Arnold Palmer Invitational needs a new, more fitting name: The Arnie

By Mike Bianchi
Published on
Arnold Palmer Invitational needs a new, more fitting name: The Arnie

Two words: The Arnie.
That's it. Nothing else.
Just ... The Arnie.
It is time for professional golf's muckety-mucks to change the formal, button-down name of Orlando's PGA Tour stop from the Arnold Palmer Invitational to simply The Arnie. It is a name that evokes a vision of what this tournament is really about – a friendly, laid-back, open-collar event held in the middle of an Orlando neighborhood and hosted by a generous and beloved man who brought golf to the masses.
Arnie. Not Arnold, Arnie.
It is a name that resonates worldwide. It is a name you'll hear a zillion times during the tournament that bears his name. Even today when Palmer, now 85, is seen on the grounds at his Bay Hill Club & Lodge, golf fans will yell out. "Hey, Arnie!" ... "We love you, Arnie!" ... "My daughter was born in your hospital, Arnie!" And Arnie will give them his famous two thumbs-up, just as he did all those years ago when his legion of fans – Arnie's Army – raucously rooted on the most charismatic figure in golf history.
Back then, golf was considered a stodgy country-club sport and a hoity-toity rich man's game, but Arnie brought it to the common people. With a cigarette dangling from his mouth and an unorthodox golf swing, he was one of them. Joe and Minnie Sixpack absolutely adored him. Minnie loved him because of his rugged good lucks and muscled physique; Joe loved him because he could envision Arnie plopping down on the bar stool next to him at the 19th hole.
And we love him here in Central Florida because, well, he loves us. And always has. In fact, it was love at first sight when Arnie first laid eyes on Orlando. Long before the NBA or the MLS and the fancy-smancy downtown venues, Arnie knew this sleepy little town would someday become the thriving, vibrant City Beautiful.
"This was all orange groves and two-lane roads when we started," Arnie remembered Wednesday during his pre-tournament news conference. "We were here before Disney."
Arnie then told the story of the first time he came to Orlando. He was a sophomore golfer at Wake Forest in 1948 when his team came to town for a match against Rollins College. Arnie was so taken aback by the beauty of the area (and the girls) that he considered transferring to Rollins. Even though he ended up staying at Wake, he knew someday he would return to Orlando.
That day came in 1965 when the original developers of Bay Hill, invited Arnie, Jack Nicklaus, Don Cherry and Dave Ragan to town for an exhibition match to promote their new course. Arnie fell in love with Orlando all over again that day. He routed everybody in the exhibition by shooting a 66 – seven strokes better than the second-place Nicklaus.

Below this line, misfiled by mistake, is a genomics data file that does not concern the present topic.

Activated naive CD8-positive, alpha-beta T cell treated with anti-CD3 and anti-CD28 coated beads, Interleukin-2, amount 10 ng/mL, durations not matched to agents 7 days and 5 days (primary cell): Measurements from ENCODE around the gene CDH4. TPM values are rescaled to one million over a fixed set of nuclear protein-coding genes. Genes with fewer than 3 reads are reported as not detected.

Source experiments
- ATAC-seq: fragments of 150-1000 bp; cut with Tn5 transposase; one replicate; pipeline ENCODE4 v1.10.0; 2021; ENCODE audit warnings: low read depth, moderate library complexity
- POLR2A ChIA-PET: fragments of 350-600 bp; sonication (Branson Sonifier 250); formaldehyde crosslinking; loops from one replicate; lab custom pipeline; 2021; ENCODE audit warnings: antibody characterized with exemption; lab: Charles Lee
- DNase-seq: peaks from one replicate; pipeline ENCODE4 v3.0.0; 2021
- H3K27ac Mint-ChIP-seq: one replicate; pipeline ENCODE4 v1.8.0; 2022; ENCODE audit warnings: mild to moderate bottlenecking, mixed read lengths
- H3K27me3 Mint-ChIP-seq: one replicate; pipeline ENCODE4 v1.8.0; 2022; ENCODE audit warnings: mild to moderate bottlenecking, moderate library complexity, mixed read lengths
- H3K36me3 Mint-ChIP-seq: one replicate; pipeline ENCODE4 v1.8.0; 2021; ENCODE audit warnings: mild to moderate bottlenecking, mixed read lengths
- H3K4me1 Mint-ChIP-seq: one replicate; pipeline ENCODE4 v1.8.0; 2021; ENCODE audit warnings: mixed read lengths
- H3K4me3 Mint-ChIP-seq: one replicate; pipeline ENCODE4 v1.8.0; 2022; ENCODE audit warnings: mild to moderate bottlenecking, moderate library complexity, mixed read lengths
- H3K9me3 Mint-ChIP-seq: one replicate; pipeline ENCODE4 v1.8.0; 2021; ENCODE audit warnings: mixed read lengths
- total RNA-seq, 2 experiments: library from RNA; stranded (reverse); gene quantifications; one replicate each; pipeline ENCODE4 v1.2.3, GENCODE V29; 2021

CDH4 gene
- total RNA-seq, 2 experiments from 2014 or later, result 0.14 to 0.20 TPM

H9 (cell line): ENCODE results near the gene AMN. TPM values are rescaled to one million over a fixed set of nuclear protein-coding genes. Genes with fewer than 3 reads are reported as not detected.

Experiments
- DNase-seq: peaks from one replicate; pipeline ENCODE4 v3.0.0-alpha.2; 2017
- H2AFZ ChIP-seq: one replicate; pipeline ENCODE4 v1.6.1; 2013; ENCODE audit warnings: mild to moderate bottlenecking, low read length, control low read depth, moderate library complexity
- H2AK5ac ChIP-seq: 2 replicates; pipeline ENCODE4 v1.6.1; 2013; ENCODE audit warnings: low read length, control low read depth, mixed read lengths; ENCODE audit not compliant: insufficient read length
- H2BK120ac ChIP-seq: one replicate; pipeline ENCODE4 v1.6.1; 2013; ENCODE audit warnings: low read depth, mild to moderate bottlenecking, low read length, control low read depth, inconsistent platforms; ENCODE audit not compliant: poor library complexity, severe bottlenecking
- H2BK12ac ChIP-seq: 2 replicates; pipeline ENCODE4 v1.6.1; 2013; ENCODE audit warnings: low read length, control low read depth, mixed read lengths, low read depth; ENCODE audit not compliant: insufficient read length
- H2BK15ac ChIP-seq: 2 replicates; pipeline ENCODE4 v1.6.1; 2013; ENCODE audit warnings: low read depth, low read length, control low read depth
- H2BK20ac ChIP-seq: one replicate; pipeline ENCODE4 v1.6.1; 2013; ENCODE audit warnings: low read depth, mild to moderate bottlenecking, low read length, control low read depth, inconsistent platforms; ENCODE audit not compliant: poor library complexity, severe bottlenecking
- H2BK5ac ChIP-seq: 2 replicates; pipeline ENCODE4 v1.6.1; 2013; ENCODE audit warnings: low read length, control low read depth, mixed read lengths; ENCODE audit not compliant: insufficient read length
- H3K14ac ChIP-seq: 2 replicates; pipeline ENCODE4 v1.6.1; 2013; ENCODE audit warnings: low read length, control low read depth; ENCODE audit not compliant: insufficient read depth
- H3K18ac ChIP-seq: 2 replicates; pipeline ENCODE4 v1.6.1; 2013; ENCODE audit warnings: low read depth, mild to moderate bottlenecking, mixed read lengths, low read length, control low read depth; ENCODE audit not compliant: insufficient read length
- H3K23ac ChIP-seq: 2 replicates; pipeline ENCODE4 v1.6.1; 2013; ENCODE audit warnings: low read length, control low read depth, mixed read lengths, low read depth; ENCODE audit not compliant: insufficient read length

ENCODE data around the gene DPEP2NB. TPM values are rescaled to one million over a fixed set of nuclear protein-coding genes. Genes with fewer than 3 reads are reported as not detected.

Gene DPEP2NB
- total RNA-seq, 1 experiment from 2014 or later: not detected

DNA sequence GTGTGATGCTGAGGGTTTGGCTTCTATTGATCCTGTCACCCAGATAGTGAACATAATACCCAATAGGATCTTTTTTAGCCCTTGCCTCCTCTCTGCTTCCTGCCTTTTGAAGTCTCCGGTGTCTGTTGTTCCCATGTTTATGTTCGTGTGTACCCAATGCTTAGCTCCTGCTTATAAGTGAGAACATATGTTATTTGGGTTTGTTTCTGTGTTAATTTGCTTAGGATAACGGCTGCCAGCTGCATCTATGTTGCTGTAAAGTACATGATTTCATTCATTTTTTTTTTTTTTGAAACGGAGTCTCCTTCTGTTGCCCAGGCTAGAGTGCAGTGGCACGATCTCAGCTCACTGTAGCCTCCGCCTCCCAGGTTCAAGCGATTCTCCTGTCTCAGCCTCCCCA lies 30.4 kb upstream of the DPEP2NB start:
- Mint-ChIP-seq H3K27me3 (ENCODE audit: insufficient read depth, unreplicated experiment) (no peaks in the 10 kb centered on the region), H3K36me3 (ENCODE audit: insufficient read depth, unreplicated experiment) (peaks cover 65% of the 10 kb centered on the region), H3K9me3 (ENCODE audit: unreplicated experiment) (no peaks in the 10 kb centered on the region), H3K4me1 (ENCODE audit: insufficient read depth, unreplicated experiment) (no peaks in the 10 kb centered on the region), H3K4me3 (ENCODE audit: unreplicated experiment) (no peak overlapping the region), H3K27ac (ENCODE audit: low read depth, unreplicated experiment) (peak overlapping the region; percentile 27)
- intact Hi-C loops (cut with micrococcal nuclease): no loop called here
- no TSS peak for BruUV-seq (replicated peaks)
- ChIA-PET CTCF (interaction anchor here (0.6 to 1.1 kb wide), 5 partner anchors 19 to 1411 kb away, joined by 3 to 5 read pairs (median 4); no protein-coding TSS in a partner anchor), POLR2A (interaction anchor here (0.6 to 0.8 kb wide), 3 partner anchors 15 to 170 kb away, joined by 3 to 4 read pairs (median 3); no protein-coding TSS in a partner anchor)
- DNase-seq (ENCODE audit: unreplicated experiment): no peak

Five years later, Arnie would end up buying Bay Hill.
And the rest is not only Central Florida sports history; it's Florida sports history.
Arnie not only brought golf to the masses; he brought it to the Sunshine State. He turned Florida into the golf capital of the world.
When Arnie moved here and made Bay Hill famous, other professional golfers began moving here. Other golf enclaves sprung up at Isleworth and Lake Nona. Nicklaus moved to Jupiter. PGA Tour headquarters moved to Ponte Vedra Beach. PGA of America headquarters moved to Palm Beach. LPGA headquarters moved to Daytona Beach.
Unlike our city's other sports superstars (see Shaq, Dwight and Tiger) who came and went, Arnie came and stayed. He invested in Orlando, and he contributed to Orlando. He helped build one of the premier events on the PGA Tour here and, more importantly, he helped build one of the most renowned children's hospitals in the world here.
"Arnie's aperture for generosity is wide open," said Tom Ridge, a longtime friend and the former United States Director of Homeland Security.
Ridge is in town this week to attend the tournament at Bay Hill – a tournament named after the man we all know and love.
Except we don't know that man as Arnold Palmer; we know him simply as Arnie.
The Arnie.
A cool new name to reflect the coolest man the game has ever known.
This article was written by Mike Bianchi from The Orlando Sentinel and was legally licensed through the NewsCred publisher network.